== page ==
The main result of all the meetings, both remote and physical, became a network of 12 scientists in the field of artificial intelligence. Almost everyone wanted more than I expected, but still less than the current going rate for such professionals, which indicated a tendency that many accomplished scientists had not yet realized the potential of IT and were still working in the laboratories. However, out of these 12 potentials, I found only one who agreed to start working for me for free.
This, of course, was not enough for Napoleonic purposes.
Play for the team
Researching leads to an outcome
I found an easy way to significantly increase coverage and that was publications. I googled scientific publications on the subject and wrote to the authors. I found about 300 authors from various cities and countries of the CIS. One of those 300 was an ex-employee of the rocket bureau and lived in Kharkiv. He became our second employee.
With two high-level specialists, my search became easier. I now had the materials to show and as I began presenting my idea, I became more and more inspired by it, in turn inspiring those around me that I was pitching to. Read how did I prepare the pitch deck for startup!
Try everything that’s relevant
Next, I wanted to approach military enterprises but with no addresses or names, I was struggling. Then I realized I could use social networks to search for potential employees. Thankfully I found people had filled out their profiles with all their information and it was through this channel that I found another employee. My next employee also had a scientific degree, as well as experienced in the military. Within 2 months I had 3 black-belts with 50 years of experience between them from only a few sketches of my product.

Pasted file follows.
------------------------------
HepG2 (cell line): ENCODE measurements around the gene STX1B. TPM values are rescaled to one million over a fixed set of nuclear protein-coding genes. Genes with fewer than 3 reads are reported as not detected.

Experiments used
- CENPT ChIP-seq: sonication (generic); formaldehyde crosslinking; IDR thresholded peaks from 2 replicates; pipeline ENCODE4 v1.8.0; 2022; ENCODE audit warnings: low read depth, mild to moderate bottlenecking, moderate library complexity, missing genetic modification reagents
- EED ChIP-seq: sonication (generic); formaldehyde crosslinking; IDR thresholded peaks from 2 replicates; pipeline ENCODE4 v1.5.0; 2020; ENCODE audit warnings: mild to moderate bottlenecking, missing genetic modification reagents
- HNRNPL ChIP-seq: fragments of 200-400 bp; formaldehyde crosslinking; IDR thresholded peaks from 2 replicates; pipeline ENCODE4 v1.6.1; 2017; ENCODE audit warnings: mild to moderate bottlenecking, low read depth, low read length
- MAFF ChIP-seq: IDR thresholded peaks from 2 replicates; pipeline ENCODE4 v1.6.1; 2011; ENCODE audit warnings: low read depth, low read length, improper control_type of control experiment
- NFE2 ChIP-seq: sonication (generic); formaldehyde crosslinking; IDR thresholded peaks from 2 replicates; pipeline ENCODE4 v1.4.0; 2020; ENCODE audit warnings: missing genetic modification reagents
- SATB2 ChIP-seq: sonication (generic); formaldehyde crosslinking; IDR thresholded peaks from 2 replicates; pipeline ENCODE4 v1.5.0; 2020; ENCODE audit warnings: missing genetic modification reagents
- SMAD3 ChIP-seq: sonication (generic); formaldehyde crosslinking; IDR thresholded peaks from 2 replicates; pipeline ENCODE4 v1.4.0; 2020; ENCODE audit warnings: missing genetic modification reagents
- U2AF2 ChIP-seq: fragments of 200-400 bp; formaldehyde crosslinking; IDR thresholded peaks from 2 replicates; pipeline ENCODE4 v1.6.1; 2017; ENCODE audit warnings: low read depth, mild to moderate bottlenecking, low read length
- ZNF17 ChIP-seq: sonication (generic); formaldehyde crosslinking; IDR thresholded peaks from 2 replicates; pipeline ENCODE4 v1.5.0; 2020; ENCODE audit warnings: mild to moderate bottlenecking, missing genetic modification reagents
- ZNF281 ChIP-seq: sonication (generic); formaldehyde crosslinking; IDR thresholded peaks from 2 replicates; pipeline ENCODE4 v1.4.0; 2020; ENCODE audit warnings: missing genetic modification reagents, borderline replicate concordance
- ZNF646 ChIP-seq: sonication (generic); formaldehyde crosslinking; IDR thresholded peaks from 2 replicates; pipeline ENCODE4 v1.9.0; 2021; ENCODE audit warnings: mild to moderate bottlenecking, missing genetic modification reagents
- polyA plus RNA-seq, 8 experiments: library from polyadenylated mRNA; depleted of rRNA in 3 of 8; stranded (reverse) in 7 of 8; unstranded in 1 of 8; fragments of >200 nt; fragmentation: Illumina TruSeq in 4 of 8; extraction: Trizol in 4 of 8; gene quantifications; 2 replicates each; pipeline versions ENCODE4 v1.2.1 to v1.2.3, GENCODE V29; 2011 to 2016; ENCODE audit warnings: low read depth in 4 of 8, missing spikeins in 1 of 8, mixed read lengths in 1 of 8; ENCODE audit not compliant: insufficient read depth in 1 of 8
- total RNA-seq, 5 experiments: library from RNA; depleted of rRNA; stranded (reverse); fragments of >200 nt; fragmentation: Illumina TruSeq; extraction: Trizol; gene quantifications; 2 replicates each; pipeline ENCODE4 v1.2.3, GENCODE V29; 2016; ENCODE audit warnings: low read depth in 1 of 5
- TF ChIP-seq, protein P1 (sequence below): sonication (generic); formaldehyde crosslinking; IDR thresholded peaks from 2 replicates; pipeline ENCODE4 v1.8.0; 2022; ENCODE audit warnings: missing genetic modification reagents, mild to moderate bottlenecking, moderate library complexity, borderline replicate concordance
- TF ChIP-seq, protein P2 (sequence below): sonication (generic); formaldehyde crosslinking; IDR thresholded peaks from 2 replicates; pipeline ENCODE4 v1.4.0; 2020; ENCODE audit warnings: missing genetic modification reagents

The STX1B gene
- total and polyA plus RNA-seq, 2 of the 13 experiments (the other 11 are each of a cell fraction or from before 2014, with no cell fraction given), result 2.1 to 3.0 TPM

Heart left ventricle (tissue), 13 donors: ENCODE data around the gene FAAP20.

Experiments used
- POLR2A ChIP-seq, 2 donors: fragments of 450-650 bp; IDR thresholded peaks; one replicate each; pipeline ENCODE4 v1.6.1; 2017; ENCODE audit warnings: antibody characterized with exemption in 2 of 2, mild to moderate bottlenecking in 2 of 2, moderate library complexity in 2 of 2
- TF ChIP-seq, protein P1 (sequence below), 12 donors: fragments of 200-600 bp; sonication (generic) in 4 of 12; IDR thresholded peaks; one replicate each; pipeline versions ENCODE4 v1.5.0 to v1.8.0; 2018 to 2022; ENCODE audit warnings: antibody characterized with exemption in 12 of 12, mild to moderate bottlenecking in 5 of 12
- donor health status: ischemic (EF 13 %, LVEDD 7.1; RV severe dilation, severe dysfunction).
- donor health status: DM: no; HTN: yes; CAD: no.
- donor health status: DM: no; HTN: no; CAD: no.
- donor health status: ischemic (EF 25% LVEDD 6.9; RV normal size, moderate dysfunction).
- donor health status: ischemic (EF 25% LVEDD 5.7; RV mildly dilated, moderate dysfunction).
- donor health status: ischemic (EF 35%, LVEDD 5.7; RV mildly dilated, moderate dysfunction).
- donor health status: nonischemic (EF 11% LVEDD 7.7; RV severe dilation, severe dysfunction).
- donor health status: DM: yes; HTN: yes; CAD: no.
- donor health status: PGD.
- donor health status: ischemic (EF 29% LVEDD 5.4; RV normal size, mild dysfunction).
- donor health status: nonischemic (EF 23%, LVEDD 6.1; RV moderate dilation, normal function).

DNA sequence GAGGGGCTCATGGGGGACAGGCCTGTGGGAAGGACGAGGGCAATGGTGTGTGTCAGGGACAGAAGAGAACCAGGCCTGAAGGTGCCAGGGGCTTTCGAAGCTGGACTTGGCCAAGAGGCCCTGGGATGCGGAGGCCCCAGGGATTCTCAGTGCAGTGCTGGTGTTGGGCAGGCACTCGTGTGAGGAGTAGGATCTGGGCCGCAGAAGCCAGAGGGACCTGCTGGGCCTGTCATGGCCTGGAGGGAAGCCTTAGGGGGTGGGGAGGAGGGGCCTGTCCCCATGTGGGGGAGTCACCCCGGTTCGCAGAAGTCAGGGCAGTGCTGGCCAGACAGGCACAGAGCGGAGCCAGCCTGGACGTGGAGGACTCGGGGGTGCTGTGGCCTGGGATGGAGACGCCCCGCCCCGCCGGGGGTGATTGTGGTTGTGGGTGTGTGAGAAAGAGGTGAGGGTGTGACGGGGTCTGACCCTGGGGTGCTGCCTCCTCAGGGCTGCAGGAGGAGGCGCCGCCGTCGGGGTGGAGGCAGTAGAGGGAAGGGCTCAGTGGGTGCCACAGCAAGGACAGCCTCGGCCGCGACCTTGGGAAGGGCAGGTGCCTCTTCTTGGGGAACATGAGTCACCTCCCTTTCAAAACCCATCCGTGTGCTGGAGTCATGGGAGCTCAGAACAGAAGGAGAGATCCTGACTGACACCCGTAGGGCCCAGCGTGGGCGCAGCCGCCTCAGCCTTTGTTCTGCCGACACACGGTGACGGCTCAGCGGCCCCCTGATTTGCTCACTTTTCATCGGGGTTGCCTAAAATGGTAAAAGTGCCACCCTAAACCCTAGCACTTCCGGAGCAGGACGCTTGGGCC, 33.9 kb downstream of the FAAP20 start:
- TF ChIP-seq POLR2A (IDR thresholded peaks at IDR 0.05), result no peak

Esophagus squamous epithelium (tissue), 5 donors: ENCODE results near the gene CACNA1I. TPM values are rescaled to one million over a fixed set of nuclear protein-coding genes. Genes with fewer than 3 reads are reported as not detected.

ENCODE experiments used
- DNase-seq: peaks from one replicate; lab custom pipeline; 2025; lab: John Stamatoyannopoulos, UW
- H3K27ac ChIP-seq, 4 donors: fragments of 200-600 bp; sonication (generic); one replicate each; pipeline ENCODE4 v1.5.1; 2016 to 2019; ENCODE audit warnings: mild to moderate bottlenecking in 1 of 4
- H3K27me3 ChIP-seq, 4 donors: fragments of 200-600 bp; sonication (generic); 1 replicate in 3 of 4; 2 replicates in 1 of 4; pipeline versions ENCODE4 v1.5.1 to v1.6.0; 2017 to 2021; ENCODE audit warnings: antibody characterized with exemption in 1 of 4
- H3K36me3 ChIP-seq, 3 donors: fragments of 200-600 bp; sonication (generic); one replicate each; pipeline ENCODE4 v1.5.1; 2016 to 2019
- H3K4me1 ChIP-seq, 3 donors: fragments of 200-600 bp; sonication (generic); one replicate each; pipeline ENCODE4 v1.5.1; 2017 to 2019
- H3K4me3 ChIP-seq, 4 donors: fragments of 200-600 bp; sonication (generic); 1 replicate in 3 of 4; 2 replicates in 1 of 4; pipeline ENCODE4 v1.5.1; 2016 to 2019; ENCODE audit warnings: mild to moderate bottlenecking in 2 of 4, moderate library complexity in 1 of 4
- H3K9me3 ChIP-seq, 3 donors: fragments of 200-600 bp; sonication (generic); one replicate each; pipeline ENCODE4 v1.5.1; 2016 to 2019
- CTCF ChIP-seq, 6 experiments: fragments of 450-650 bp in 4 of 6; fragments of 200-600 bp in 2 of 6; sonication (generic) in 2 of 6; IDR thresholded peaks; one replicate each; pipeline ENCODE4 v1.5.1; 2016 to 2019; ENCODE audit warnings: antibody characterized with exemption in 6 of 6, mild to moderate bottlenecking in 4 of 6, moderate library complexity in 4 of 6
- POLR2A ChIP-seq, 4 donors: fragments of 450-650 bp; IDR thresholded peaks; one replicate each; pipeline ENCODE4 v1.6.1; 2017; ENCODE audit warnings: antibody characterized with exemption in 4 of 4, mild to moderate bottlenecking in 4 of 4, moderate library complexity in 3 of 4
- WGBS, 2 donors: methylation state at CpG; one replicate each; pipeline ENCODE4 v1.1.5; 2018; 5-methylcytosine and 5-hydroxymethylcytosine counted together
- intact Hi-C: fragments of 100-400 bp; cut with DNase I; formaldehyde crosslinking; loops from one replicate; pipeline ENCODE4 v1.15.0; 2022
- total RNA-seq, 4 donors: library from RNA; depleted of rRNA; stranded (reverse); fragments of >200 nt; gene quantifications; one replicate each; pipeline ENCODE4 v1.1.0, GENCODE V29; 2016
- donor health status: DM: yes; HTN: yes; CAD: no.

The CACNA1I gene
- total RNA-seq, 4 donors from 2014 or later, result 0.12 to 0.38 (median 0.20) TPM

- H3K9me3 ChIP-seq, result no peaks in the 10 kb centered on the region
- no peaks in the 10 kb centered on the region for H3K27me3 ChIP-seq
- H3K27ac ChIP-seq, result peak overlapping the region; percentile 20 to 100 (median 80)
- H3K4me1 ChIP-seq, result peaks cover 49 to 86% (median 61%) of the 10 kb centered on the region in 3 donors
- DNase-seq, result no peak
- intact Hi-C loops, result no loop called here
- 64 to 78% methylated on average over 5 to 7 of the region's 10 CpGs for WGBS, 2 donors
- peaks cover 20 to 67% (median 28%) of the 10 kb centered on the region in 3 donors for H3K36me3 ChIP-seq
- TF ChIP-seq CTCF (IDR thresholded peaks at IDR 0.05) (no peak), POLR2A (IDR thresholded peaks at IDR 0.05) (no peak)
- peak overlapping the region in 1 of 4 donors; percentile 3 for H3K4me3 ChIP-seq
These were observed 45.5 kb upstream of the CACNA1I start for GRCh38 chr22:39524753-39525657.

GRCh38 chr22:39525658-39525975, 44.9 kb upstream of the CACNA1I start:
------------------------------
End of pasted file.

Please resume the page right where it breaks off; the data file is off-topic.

The cost of maintaining the team remained at a critically low-level for the market I was working with. And you know what I realized? – don’t be afraid to make mistakes.
I wrote to everyone who could potentially be involved in my project and despite many rejections or people saying I had contacted the wrong person, I eventually managed to put together a high-level team within my budget. I found the best technique was to go directly to the scientists and try to motivate and inspire them with my product.
Youngblood is a good option too
The involvement of students in my dream team was not a problem at all. They were willing to work without pay, since the opportunity for them to learn from someone with so much experience didn’t come along often. It was easy to get them interested in working on the project by just introducing myself and saying “guys – we have a cool startup and an even cooler team, want to come and see?”
I spent all my time searching for potential candidates to help speed up the process. Despite a limited budget, I not only formed my dream team but by staying in regular communication with scientists I also expanded my knowledge base as well as my network. Many of the scientists didn’t understand the current trends with AI and tech and were still working in the laboratories.
People who cannot admit that they are wrong and who don’t recognize the value of youth in leadership will ultimately fail. It should be clarified that my youngest employee, not counting the students was 9 years older than me. One of the main takeaways from this article is to learn to filter.
Not all founders have a technical education ( I didn’t have) and because of this, I frittered away a lot of time and money. I suggest finding a partner who has technical experience and can help you filter out the best employees.